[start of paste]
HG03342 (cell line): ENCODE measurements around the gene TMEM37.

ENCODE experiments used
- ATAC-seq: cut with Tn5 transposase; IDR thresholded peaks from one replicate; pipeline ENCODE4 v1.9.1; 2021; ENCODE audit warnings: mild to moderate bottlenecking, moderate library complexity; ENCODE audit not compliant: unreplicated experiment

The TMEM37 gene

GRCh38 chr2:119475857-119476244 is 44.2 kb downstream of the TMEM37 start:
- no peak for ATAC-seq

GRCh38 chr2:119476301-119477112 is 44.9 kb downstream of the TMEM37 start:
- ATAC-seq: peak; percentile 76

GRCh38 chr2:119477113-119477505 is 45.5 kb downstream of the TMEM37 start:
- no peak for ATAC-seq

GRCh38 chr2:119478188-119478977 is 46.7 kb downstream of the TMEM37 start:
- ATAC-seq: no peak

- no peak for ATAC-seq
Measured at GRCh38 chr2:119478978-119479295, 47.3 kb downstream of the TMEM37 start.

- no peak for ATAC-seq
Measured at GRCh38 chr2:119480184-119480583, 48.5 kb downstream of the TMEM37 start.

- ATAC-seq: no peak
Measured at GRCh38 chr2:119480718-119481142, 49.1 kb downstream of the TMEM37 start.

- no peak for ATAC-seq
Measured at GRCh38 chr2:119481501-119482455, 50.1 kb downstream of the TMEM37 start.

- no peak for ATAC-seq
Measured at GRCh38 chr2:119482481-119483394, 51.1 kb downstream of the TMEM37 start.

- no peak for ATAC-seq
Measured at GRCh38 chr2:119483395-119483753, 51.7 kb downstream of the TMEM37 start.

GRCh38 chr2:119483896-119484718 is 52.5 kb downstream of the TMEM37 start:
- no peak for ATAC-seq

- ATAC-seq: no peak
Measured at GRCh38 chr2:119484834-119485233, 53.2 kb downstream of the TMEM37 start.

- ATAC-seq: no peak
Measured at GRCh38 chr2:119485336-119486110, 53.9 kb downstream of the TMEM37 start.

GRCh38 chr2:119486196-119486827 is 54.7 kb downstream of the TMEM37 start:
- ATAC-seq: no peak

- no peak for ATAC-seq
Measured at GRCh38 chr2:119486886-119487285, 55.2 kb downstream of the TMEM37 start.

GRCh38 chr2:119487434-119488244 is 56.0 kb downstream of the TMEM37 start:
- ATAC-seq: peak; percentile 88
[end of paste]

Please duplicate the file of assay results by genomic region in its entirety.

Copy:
HG03342 (cell line): ENCODE measurements around the gene TMEM37.

ENCODE experiments used
- ATAC-seq: cut with Tn5 transposase; IDR thresholded peaks from one replicate; pipeline ENCODE4 v1.9.1; 2021; ENCODE audit warnings: mild to moderate bottlenecking, moderate library complexity; ENCODE audit not compliant: unreplicated experiment

The TMEM37 gene

GRCh38 chr2:119475857-119476244 is 44.2 kb downstream of the TMEM37 start:
- no peak for ATAC-seq

GRCh38 chr2:119476301-119477112 is 44.9 kb downstream of the TMEM37 start:
- ATAC-seq: peak; percentile 76

GRCh38 chr2:119477113-119477505 is 45.5 kb downstream of the TMEM37 start:
- no peak for ATAC-seq

GRCh38 chr2:119478188-119478977 is 46.7 kb downstream of the TMEM37 start:
- ATAC-seq: no peak

- no peak for ATAC-seq
Measured at GRCh38 chr2:119478978-119479295, 47.3 kb downstream of the TMEM37 start.

- no peak for ATAC-seq
Measured at GRCh38 chr2:119480184-119480583, 48.5 kb downstream of the TMEM37 start.

- ATAC-seq: no peak
Measured at GRCh38 chr2:119480718-119481142, 49.1 kb downstream of the TMEM37 start.

- no peak for ATAC-seq
Measured at GRCh38 chr2:119481501-119482455, 50.1 kb downstream of the TMEM37 start.

- no peak for ATAC-seq
Measured at GRCh38 chr2:119482481-119483394, 51.1 kb downstream of the TMEM37 start.

- no peak for ATAC-seq
Measured at GRCh38 chr2:119483395-119483753, 51.7 kb downstream of the TMEM37 start.

GRCh38 chr2:119483896-119484718 is 52.5 kb downstream of the TMEM37 start:
- no peak for ATAC-seq

- ATAC-seq: no peak
Measured at GRCh38 chr2:119484834-119485233, 53.2 kb downstream of the TMEM37 start.

- ATAC-seq: no peak
Measured at GRCh38 chr2:119485336-119486110, 53.9 kb downstream of the TMEM37 start.

GRCh38 chr2:119486196-119486827 is 54.7 kb downstream of the TMEM37 start:
- ATAC-seq: no peak

- no peak for ATAC-seq
Measured at GRCh38 chr2:119486886-119487285, 55.2 kb downstream of the TMEM37 start.

GRCh38 chr2:119487434-119488244 is 56.0 kb downstream of the TMEM37 start:
- ATAC-seq: peak; percentile 88